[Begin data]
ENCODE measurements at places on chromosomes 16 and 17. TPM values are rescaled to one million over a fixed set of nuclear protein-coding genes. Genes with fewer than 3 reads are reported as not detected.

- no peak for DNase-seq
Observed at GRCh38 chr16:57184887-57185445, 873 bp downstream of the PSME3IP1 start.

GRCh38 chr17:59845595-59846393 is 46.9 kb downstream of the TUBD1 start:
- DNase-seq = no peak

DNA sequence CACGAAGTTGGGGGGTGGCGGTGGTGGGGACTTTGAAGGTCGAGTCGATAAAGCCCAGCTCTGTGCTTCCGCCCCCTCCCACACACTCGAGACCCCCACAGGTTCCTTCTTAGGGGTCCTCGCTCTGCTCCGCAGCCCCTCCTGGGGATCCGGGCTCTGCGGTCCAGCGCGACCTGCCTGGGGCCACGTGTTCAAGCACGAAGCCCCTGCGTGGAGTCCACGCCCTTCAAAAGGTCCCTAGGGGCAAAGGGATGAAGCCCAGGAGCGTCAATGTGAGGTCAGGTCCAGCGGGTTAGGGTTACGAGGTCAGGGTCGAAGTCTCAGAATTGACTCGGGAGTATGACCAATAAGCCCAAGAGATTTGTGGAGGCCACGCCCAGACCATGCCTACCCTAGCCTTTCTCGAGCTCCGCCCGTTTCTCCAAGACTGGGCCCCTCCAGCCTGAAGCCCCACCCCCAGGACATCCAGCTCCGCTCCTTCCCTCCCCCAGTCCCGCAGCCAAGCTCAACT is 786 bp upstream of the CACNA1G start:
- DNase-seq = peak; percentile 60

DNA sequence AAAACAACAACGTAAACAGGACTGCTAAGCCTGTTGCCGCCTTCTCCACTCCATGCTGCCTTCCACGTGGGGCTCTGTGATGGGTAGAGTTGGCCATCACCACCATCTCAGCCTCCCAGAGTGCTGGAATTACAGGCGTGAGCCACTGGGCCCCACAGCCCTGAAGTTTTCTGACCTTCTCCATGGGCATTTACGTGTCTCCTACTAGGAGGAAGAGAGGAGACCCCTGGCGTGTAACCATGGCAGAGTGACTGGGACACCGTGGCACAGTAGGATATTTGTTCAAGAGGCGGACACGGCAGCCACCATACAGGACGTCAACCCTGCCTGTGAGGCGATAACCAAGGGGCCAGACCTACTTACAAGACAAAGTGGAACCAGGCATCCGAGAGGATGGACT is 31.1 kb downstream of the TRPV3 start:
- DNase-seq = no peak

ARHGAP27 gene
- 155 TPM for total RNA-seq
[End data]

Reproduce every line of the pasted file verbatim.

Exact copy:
ENCODE measurements at places on chromosomes 16 and 17. TPM values are rescaled to one million over a fixed set of nuclear protein-coding genes. Genes with fewer than 3 reads are reported as not detected.

- no peak for DNase-seq
Observed at GRCh38 chr16:57184887-57185445, 873 bp downstream of the PSME3IP1 start.

GRCh38 chr17:59845595-59846393 is 46.9 kb downstream of the TUBD1 start:
- DNase-seq = no peak

DNA sequence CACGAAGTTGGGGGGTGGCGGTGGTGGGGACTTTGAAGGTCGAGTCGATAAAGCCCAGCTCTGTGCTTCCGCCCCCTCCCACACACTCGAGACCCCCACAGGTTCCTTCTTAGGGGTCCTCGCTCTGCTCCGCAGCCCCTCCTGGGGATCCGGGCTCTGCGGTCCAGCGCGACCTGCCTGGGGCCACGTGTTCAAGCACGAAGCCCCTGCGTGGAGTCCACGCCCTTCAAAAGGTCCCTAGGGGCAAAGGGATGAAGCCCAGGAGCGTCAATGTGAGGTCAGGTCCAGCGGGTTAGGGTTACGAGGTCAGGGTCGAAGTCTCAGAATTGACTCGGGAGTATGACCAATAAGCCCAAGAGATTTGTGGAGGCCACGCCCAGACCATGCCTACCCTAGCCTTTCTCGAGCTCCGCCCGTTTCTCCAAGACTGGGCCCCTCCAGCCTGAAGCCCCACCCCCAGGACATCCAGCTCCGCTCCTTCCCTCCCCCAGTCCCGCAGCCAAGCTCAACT is 786 bp upstream of the CACNA1G start:
- DNase-seq = peak; percentile 60

DNA sequence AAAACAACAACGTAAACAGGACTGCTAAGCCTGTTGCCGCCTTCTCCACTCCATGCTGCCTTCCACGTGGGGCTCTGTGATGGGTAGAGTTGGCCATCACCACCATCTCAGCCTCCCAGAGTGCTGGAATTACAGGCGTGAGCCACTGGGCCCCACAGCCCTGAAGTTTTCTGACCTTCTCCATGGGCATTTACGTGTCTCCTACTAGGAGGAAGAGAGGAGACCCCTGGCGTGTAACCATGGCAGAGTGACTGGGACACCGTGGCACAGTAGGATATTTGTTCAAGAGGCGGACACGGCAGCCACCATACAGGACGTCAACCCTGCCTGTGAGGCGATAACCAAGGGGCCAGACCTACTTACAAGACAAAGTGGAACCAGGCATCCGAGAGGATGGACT is 31.1 kb downstream of the TRPV3 start:
- DNase-seq = no peak

ARHGAP27 gene
- 155 TPM for total RNA-seq